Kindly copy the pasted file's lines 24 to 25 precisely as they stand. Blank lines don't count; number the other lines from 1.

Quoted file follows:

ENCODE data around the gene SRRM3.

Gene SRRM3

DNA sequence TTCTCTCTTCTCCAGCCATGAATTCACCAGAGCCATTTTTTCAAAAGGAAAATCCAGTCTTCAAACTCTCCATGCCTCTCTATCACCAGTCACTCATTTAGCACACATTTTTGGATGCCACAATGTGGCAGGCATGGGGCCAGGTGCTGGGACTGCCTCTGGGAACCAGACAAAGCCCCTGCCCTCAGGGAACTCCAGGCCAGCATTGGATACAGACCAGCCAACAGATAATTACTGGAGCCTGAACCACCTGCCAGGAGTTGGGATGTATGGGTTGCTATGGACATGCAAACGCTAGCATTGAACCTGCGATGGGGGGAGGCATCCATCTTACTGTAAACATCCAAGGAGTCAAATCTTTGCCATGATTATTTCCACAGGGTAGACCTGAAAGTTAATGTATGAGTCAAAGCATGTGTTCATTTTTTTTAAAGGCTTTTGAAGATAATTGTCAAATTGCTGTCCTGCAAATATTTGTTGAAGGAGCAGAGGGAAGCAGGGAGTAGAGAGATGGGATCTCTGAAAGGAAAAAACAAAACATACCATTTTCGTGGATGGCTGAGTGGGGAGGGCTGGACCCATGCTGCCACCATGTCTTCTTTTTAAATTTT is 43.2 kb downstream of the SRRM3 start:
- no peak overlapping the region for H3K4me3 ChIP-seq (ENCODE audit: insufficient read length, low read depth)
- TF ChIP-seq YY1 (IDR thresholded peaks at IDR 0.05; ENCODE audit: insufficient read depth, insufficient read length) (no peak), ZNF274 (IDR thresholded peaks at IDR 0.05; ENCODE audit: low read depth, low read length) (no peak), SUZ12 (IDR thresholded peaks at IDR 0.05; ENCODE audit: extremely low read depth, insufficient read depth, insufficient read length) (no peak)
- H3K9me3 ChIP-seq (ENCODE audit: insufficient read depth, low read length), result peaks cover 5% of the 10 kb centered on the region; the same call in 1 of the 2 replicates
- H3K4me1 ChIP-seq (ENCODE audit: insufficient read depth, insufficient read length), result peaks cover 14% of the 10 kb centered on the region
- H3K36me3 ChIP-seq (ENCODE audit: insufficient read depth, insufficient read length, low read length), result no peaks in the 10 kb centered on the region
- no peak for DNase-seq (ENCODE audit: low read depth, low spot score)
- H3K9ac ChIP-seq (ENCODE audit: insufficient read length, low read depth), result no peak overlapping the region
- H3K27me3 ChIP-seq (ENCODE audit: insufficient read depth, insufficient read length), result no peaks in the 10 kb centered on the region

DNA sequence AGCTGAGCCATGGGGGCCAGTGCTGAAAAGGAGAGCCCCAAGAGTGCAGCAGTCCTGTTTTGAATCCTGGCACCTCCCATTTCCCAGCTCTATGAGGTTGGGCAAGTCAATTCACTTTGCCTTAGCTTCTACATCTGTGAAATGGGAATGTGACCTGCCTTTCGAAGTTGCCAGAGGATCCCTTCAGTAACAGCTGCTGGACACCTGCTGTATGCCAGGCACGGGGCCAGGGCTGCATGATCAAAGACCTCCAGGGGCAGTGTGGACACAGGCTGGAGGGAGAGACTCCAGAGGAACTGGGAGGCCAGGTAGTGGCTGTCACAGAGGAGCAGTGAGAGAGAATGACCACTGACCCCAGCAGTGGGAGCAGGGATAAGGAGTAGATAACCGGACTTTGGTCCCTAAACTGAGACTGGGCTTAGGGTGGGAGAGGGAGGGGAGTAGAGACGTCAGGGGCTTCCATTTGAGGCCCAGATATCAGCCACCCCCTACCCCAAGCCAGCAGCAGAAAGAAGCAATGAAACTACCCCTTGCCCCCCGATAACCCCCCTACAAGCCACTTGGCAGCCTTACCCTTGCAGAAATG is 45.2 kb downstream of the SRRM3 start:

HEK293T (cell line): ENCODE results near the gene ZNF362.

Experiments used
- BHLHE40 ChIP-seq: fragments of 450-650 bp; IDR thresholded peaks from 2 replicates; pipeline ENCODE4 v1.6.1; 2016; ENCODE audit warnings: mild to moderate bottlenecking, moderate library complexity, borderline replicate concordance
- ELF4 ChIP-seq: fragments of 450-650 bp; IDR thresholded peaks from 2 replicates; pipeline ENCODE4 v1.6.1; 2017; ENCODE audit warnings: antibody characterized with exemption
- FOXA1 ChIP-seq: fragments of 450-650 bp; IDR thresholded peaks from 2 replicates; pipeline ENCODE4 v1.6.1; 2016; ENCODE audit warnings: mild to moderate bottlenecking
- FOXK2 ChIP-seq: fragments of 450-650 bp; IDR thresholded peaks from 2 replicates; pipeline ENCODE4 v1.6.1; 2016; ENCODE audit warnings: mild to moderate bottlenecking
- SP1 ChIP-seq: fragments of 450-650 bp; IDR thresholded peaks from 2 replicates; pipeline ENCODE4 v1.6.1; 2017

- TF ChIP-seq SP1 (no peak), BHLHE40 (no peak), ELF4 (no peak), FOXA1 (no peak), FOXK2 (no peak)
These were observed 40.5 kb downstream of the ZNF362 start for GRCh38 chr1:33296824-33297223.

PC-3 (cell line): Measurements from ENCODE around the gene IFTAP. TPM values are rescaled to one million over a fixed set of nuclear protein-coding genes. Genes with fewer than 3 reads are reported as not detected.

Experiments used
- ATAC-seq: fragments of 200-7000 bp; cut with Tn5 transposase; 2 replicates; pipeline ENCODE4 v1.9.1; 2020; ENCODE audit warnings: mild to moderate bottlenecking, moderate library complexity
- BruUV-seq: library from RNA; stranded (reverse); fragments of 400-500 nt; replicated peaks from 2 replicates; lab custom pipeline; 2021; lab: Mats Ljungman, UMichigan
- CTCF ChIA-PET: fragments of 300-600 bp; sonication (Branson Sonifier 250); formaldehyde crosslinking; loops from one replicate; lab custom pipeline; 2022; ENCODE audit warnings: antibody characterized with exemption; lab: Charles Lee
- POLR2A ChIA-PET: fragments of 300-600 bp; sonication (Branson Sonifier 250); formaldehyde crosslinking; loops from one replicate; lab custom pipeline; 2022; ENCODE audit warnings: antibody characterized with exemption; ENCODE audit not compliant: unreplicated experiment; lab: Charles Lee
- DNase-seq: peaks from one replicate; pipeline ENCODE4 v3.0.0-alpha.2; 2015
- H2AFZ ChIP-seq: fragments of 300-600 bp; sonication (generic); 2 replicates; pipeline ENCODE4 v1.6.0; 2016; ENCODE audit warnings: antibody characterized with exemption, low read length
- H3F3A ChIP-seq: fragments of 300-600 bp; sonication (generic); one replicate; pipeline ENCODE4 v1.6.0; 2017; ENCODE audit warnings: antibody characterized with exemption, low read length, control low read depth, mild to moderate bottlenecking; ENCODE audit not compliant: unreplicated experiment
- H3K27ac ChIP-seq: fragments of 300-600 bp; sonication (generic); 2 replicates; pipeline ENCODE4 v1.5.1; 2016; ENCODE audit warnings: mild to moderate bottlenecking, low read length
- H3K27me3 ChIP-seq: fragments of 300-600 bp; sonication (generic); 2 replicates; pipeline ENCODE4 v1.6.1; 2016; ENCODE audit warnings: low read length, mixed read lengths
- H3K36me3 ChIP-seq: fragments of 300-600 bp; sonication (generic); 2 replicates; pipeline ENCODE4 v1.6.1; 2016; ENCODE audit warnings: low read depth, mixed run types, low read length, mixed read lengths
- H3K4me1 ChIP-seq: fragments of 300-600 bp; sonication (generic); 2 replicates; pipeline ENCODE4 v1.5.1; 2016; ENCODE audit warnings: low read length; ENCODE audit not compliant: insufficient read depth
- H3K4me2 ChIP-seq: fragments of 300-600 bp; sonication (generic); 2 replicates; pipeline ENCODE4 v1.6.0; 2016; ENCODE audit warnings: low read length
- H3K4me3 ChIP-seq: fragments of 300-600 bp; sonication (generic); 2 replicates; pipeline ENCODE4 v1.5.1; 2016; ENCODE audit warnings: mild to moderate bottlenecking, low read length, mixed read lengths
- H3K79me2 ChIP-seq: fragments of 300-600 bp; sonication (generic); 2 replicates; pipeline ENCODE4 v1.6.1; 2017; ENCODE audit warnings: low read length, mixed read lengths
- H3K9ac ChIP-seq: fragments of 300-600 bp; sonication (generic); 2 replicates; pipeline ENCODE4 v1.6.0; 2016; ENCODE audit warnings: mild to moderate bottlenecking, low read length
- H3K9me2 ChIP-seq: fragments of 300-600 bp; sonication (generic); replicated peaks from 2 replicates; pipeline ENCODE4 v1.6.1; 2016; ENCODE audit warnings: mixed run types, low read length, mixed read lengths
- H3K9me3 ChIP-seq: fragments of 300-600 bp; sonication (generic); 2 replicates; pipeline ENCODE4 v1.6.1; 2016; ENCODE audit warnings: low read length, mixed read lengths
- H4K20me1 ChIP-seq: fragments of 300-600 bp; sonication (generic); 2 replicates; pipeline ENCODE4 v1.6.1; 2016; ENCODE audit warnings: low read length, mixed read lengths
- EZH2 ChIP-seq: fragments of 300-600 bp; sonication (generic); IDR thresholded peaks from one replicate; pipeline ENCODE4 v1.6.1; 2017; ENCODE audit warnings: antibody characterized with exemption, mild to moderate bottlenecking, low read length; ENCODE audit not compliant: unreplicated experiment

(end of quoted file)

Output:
- ATAC-seq: fragments of 200-7000 bp; cut with Tn5 transposase; 2 replicates; pipeline ENCODE4 v1.9.1; 2020; ENCODE audit warnings: mild to moderate bottlenecking, moderate library complexity
- BruUV-seq: library from RNA; stranded (reverse); fragments of 400-500 nt; replicated peaks from 2 replicates; lab custom pipeline; 2021; lab: Mats Ljungman, UMichigan